This is your country on shortages
The current problem of food shortages in Venezuela was the subject of a recent report by the Associated Press. One of the persons interviewed calls the experience of...
The current problem of food shortages in Venezuela was the subject of a recent report by the Associated Press. One of the persons interviewed calls the experience of finding basic grocery products “an odyssey that never seems to end”.
The Venezuelan Central Bank confirmed that there was a “critical shortage” of at least six food products in December 2012.
But for other parts of the Chavernment, shortages are only a “sensation”. Like the lack of security.
For them, the blame falls on hoarders and speculators and they’re fighting back thanks to a new plan. The Food Producers Association CAVIDEA rejected such claims and explained that multiple controls and regulations in the food distribution chain “…makes hoarding and speculating by any company impossible”.
But the head of the Consumer Protection Agency (INDEPABIS) has put some guilt in the sorry-ass consumers she’s supposed to defend, because they’re focused in finding certain brands of products. Esto es lo que hay has now evolved from a phrase into public policy.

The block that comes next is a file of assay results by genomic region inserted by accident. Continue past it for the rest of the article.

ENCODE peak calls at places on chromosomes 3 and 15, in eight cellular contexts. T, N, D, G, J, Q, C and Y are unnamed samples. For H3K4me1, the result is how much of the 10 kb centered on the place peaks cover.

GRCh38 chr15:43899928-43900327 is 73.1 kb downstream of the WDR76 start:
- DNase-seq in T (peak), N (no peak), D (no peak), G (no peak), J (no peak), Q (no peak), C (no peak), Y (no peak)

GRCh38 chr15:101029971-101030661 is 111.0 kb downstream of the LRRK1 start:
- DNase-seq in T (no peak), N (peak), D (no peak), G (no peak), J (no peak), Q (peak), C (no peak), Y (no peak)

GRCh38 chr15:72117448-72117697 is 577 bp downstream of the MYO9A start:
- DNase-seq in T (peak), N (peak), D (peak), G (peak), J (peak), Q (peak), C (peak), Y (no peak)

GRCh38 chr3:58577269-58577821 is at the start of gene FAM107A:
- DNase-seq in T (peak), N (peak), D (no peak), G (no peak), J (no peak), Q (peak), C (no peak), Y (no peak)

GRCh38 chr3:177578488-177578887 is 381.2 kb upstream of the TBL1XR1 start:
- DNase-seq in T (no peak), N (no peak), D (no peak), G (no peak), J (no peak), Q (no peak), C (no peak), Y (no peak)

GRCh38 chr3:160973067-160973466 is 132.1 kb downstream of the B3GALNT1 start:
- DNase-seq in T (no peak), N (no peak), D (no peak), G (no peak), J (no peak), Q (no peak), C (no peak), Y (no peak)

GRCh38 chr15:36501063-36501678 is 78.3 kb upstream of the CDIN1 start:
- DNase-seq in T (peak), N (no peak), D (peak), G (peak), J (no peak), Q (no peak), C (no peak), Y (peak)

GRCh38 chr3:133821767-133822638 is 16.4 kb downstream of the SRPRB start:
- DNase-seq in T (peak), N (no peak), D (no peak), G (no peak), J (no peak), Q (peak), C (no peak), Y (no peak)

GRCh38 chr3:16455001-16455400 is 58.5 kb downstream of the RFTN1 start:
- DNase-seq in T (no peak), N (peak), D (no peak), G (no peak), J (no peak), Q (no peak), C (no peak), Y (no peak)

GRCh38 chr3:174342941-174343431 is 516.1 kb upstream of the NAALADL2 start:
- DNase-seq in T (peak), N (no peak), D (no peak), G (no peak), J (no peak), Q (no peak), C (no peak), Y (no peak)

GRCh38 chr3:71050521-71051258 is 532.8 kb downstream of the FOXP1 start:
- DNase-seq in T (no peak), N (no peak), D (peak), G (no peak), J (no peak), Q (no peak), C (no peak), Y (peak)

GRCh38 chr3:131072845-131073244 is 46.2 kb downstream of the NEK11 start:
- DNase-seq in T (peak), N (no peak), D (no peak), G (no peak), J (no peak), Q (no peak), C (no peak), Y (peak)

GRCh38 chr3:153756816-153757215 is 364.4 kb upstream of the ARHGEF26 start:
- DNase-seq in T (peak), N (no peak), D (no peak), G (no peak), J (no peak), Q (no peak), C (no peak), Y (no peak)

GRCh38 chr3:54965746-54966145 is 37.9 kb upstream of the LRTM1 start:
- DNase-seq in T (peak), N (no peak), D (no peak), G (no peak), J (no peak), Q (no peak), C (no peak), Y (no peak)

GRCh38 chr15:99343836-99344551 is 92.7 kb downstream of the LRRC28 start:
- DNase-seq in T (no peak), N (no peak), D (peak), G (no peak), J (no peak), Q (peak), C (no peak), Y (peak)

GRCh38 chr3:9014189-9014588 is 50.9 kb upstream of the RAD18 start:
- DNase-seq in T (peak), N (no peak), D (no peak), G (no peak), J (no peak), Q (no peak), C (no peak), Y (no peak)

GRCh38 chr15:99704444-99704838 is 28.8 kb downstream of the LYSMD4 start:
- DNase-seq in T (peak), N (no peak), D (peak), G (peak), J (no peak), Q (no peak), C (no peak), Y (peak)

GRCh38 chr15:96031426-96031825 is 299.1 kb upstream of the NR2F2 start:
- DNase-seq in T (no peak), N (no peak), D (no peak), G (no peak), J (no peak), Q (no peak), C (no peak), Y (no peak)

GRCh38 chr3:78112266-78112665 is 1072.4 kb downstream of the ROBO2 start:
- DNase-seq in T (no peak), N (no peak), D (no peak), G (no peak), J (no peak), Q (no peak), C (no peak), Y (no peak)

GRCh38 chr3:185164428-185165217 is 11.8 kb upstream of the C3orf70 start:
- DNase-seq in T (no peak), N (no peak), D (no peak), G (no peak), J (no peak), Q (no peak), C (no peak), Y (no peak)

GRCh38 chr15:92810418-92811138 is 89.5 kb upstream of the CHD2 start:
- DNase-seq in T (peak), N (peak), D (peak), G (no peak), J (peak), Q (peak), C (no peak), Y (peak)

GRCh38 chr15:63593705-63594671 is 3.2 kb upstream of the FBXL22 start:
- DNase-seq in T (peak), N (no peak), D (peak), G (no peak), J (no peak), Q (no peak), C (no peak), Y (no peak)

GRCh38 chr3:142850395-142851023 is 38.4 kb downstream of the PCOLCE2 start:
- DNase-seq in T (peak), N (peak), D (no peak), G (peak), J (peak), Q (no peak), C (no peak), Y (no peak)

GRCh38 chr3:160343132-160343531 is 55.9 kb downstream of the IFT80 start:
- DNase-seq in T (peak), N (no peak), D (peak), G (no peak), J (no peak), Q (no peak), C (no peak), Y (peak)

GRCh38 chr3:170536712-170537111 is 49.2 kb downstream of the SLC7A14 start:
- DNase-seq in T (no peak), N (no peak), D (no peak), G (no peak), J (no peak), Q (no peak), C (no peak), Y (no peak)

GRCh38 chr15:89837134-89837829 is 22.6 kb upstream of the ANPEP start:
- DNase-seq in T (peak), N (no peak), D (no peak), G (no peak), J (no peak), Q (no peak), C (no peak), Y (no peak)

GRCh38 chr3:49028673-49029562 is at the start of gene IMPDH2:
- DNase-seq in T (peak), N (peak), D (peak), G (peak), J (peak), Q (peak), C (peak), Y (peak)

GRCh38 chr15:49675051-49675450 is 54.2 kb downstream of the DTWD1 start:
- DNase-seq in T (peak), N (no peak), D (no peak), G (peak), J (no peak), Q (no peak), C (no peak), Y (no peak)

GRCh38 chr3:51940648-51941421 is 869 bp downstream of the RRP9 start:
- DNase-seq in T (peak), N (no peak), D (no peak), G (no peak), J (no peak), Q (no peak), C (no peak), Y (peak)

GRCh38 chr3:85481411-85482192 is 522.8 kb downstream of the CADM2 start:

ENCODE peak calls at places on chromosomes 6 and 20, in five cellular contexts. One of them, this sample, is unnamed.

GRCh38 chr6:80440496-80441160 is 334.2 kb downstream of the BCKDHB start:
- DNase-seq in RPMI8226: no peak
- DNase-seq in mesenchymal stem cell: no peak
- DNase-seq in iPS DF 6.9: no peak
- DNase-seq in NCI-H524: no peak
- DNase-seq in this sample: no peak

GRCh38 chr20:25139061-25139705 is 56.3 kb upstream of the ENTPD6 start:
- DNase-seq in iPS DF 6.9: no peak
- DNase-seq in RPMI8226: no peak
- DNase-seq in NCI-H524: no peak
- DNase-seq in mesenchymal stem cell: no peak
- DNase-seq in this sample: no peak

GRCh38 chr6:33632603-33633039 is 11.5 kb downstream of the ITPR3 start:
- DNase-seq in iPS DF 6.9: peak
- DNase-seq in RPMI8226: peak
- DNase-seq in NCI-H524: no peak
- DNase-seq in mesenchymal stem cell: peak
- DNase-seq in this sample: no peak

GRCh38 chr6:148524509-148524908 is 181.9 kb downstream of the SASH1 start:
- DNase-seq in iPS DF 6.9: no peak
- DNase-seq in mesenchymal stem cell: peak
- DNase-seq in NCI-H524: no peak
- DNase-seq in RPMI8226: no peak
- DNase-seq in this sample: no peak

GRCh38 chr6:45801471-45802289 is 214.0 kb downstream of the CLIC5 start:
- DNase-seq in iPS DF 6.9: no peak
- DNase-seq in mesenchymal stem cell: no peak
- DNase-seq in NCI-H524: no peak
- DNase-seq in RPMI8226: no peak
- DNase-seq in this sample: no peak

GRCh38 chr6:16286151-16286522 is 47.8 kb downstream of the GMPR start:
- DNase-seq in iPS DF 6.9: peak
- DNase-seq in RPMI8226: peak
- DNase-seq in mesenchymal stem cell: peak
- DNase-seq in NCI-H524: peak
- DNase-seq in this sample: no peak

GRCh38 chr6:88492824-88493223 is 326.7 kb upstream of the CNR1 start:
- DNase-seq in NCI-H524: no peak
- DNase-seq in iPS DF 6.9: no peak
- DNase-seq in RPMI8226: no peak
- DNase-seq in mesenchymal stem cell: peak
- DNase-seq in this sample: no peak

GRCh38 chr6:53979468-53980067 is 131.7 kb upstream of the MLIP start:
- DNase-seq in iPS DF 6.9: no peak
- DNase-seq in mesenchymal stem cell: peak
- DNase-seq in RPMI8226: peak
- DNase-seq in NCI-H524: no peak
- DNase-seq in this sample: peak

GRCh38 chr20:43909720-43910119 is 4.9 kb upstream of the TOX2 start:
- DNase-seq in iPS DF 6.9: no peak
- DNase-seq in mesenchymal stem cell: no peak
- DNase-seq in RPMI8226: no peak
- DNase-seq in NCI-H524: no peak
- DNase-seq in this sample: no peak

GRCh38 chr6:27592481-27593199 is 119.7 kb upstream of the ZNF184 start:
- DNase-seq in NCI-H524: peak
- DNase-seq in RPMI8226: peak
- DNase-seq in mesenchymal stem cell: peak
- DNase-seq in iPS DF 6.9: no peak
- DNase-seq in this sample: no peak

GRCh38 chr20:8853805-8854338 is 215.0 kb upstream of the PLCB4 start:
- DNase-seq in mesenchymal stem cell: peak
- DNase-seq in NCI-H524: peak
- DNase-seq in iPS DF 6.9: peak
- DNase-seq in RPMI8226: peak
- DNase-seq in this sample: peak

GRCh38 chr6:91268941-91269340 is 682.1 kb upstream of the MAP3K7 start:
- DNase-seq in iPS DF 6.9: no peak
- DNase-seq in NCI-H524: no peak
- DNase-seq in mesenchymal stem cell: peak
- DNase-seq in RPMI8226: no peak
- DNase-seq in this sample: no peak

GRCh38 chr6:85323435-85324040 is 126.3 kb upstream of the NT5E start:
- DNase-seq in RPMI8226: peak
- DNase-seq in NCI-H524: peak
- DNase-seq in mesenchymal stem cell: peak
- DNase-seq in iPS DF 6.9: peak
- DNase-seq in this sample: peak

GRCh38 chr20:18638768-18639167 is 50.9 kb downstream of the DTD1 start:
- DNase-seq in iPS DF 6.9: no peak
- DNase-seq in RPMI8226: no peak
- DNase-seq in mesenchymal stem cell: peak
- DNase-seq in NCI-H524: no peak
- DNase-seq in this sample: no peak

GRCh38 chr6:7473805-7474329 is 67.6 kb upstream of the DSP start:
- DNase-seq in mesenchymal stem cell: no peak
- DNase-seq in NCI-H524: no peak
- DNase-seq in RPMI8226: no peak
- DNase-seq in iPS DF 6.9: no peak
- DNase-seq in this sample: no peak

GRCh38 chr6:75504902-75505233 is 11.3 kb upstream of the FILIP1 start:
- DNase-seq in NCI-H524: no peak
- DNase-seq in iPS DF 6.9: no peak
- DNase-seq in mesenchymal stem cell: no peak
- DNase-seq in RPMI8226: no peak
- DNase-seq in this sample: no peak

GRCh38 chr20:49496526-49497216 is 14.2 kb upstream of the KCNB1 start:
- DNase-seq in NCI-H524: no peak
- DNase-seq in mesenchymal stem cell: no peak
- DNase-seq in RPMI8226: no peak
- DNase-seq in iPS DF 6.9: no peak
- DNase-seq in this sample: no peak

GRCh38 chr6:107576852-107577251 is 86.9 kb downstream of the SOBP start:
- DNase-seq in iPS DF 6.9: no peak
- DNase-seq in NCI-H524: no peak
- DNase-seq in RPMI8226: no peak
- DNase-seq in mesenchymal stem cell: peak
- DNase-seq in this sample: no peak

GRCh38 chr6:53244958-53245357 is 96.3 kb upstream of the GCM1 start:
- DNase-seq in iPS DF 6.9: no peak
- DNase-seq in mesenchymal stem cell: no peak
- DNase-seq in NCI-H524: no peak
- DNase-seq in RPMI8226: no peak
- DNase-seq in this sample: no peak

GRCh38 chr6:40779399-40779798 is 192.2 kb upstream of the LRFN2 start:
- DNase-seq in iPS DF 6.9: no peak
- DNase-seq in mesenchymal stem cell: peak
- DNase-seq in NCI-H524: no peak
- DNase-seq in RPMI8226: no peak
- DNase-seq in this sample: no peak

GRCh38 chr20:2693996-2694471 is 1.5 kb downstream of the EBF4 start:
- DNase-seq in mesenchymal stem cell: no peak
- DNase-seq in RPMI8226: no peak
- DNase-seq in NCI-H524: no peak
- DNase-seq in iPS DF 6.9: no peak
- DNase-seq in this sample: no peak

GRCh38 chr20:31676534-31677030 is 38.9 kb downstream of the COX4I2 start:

She was probably hinting to the Harina P.A.N. corn flour brand, a Venezuelan symbol and the most wanted product in the streets today: People wait for hours all across the land to get some of it and the arepera business is facing tough times because of the shortage. It has even become an Internet meme in the last few days.
But to contain the problem Nicolás Maduro will have some help of his friends, like Argentinean Planning Minister Julio DeVido (Cristina’s middleman for all Venezuelan-related businesses) who stopped in Caracas and promised “…all the necessary food” in exchange for “energetic security”. Venezuelan food sovereignty? There is no such thing…
But whatever comes from abroad, it still has to go through Puerto Cabello first.
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